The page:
Today we have a guest post from Liz Miller, one of the Europe Galleries Curators, recounting how a recent holiday to Liège called to mind some key features of the project.
The Belgian city of Liège lies about an hour by train to the east of Brussels. Even on holiday there is no getting away from thinking about the Europe Galleries we are now starting to install. Liège art gallery, bal (beaux arts de Liège) is showing until the 13th of September an exhibition called Jeux de Miroir (Mirror Games) which combines paintings from their own collection with ones of a similar, or related subject, from the art gallery of another Belgian city, Tournai. The exhibition grew out of the fact that while Tournai owns a magnificent equestrian portrait of Louis XIV by Charles Le Brun dating from around 1668, the Liège collection includes an equally glorious – in a different way – full-length portrait of Napoléon Bonaparte as Premier Consul.
The painting of Napoleon is by Dominique Ingres and dates from 1804. The impact of these two towering historical figures on European art and design features prominently in the Europe Galleries and they are also the subject of chapters in The Arts of Living: Europe 1600 to 1815, the book published to accompany the galleries.
Looking at the two paintings side by side in Liège was a lesson in how far the expression of power through dress had changed between the 1660s and 1804. Both paintings follow a similar format in showing behind the subject, the conquered city to which the paintings now respectively belong. While Louis XIV sits impassively on his rearing horse, the epitome of the Baroque, in a coat dripping with ribbons and gold lace, wearing a long wig topped with a hat covered in red ostrich feathers, Napoleon wears a luxurious but otherwise sober red suit edged with neoclassical gold embroidery. Napoleon’s head is uncovered and his own hair cut fashionably short.
The history of hair styles is not a topic we have tackled directly in the Europe Galleries, but visitors will be able to trace it for themselves within the chronological organisation, in the numerous prints, sculptural busts and paintings of people on show.
My art gallery visit was not the only encounter that conjured up South Kensington. Witnessing events held in Liège on the 15th of August is the nearest I may ever come to knowing what it was like to be in the crowd at the Ommegang procession in Brussels on 31st May 1615. Part of that Ommegang (Dutch for walk around) is depicted in one of the paintings in the Europe Galleries.
The focal point of the Ommegang in 1615 – as in every other year before it was abolished around the time of the French Revolution – was a full-length statue of the Madonna and Child housed in the church of Our Lady on the Sablon in Brussels. The painting which represents this portion of the procession is now in the Prado Museum in Madrid. Sablon refers to an area of sandy ground where the Brussels guild of crossbowmen practised their shooting skills and held competitions. It was also the location of the guild’s church where the statue was housed throughout the year.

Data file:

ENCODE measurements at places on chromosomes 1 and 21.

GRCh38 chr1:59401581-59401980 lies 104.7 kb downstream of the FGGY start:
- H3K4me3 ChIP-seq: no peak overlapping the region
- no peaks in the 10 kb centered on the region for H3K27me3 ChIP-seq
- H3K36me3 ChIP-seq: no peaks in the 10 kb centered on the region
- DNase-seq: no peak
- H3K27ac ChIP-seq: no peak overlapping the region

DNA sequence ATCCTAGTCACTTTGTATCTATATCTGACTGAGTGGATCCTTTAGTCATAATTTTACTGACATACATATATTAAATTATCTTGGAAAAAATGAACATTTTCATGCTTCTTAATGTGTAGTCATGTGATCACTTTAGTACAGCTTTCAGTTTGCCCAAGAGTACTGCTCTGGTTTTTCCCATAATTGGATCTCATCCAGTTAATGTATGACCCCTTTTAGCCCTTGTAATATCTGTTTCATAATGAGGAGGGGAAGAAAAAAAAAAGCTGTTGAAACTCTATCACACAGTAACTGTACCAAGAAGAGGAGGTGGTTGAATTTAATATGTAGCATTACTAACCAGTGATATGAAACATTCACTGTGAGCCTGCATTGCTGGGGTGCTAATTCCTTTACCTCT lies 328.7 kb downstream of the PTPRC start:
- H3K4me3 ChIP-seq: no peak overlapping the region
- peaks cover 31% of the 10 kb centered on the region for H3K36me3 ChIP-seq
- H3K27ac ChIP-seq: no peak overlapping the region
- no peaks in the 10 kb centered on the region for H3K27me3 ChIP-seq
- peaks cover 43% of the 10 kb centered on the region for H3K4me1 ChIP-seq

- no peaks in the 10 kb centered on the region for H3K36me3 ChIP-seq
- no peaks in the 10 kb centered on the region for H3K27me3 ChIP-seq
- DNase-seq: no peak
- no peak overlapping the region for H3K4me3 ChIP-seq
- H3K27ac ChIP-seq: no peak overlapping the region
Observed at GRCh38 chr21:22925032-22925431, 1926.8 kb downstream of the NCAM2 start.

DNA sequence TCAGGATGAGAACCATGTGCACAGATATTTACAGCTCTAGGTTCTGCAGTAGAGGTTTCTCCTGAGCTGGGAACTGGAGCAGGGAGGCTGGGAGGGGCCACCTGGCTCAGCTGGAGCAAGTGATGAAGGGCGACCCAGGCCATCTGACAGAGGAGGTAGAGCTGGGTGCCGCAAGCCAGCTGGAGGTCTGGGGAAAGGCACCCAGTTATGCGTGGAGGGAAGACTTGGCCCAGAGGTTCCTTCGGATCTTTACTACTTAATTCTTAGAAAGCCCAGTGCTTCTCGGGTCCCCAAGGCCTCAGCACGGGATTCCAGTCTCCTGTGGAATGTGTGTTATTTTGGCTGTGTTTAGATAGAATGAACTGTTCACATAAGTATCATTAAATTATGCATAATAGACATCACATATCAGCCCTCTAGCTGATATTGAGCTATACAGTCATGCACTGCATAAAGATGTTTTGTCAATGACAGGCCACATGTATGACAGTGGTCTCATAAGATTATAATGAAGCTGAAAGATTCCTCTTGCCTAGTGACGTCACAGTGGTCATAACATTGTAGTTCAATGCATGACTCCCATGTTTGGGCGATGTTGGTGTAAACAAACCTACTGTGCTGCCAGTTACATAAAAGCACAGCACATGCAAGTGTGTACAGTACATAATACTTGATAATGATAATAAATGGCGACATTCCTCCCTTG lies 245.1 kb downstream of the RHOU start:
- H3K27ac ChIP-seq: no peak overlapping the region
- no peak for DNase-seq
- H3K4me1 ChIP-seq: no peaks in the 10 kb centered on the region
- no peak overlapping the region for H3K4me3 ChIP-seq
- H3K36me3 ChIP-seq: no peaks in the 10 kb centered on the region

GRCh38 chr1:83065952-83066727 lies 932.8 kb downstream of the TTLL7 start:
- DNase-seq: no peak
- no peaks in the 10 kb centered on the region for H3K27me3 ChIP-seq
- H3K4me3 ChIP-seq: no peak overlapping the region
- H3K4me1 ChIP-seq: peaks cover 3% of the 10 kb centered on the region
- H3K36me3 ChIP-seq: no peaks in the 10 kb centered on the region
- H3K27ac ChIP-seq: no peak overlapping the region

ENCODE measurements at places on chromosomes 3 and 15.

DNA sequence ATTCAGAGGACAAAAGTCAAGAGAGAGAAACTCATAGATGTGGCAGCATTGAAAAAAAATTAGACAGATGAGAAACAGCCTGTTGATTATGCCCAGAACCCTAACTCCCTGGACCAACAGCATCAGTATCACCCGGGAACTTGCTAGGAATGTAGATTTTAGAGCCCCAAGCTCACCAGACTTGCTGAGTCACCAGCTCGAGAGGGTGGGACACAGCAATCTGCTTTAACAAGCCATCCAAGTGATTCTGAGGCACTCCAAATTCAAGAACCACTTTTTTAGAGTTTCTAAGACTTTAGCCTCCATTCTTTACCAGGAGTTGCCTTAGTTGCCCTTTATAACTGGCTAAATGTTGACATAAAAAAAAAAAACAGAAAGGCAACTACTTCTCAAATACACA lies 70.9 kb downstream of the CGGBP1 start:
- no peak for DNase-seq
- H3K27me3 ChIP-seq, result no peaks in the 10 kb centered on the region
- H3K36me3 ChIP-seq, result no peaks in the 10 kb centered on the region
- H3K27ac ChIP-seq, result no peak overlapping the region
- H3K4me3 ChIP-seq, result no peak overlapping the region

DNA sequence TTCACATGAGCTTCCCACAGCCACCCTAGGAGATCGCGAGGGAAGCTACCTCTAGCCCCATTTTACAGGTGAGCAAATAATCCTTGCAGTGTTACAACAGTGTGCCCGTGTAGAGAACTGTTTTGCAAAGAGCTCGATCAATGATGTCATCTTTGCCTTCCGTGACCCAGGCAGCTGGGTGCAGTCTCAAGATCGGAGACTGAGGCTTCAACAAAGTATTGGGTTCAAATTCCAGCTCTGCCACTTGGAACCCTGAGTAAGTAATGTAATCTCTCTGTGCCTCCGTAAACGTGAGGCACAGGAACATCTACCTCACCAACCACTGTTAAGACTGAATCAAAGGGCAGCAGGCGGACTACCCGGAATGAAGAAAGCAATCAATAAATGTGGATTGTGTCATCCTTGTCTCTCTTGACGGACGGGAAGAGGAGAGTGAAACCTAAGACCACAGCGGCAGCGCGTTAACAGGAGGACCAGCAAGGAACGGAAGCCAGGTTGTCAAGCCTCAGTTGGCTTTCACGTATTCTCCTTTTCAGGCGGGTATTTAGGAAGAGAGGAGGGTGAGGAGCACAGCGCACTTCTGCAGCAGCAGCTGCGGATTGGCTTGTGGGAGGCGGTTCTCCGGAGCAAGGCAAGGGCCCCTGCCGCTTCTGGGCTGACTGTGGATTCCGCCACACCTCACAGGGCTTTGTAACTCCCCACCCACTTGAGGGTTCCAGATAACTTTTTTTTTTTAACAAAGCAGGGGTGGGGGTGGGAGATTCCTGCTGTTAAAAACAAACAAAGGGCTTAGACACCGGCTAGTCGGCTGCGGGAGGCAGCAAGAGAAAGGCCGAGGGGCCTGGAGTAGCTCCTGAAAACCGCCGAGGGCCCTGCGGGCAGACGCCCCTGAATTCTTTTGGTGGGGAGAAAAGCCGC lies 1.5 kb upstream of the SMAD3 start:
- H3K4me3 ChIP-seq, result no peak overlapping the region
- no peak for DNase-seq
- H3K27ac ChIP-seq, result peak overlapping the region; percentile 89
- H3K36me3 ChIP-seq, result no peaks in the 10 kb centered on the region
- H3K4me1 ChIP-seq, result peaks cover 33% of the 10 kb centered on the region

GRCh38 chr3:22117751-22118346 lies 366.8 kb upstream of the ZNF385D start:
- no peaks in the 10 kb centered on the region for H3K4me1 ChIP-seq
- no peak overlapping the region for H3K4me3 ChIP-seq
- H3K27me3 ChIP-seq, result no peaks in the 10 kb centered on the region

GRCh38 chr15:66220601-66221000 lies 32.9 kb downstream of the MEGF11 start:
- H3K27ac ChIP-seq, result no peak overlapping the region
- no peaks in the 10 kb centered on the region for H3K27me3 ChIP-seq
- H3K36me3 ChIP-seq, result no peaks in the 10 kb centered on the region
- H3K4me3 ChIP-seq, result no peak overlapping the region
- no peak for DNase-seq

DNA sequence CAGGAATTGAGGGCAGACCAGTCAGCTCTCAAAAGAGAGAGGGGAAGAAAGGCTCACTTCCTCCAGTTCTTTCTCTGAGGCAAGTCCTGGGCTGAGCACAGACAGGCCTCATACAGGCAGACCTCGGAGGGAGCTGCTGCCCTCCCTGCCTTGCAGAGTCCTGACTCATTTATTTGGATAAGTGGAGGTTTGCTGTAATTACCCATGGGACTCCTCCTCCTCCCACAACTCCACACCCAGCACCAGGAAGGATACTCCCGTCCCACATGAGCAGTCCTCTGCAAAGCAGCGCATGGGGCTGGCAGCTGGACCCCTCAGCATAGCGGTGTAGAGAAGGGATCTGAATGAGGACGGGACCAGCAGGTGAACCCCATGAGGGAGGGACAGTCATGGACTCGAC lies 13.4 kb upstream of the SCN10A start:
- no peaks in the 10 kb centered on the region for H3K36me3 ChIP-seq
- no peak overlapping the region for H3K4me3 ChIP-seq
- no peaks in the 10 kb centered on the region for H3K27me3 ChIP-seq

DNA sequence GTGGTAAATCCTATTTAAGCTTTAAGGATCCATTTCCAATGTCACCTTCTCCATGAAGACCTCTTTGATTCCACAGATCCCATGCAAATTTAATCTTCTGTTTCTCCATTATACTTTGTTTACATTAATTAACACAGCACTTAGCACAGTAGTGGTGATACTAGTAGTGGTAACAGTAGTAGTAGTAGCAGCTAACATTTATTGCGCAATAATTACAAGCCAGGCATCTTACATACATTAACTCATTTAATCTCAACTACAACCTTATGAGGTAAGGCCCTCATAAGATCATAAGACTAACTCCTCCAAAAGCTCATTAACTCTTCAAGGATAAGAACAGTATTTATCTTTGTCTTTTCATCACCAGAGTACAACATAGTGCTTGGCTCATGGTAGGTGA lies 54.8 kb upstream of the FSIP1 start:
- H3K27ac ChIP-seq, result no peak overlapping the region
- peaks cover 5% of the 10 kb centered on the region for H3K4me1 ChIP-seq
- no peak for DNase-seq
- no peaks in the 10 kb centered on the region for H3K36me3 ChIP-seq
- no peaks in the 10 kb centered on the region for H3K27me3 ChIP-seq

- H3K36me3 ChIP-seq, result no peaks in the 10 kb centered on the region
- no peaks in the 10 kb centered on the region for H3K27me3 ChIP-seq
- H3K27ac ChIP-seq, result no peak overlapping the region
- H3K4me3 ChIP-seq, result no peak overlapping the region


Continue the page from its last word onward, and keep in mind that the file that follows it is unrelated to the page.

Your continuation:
A similar procession takes place in Liège every year on the 15th of August focussing on the Black Madonna of Outre-Meuse. Outre Meuse is a district in Liège located between two branches of the river Meuse. The Black Madonna of Liège is a full length statue of the Madonna and Child housed in the church of St Nicholas.
The 15th of August is when Catholics celebrate The Feast of the Assumption of the Virgin Mary as they believe this was the day the Virgin was taken up to heaven. In Liège the statue is taken out of the church and carried through the narrow streets to an open air mass and then carried back to the church just as the statue was carried out of, and back to, Our Lady on the Sablon on the day of the Ommegang.
The Liège procession also included drummers …
… although they were on foot not on horseback, like this drummer in the V&A painting.
The outfits may have changed but the task of managing the smooth-running of the procession and ensuring public safety is still a very necessary one. In Liège this was carried out by Belgian policemen and women in fluorescent orange t-shirts and bullet proof vests rather than by men in ruffs on horseback.
The oil painting of Brussels Ommegang of 1615 reflects a deeply religious government and society. The break with the past brought about by the French Revolution was epitomised by a piece of printed ephemera I saw in Liège, in an exhibition devoted to 1000 years of architecture, art and history at the church of St James. A single sheet of text, it announced the auction of furniture and other moveable property from the church of St James on the 14th August 1798. The date on this advertisement was actually given as 27 Thermidor Year 6 using the new Revolutionary calender – another sign of the rupture from previous norms.
It so happens the Europe Galleries are being installed in reverse chronological order beginning with the room that includes a display on the impact of the French Revolution on design especially for ceramics and textiles. Installing the Ommegang painting, which requires eight people to lift it, will come towards the end of the installation process, when summer holidays will be a fading memory.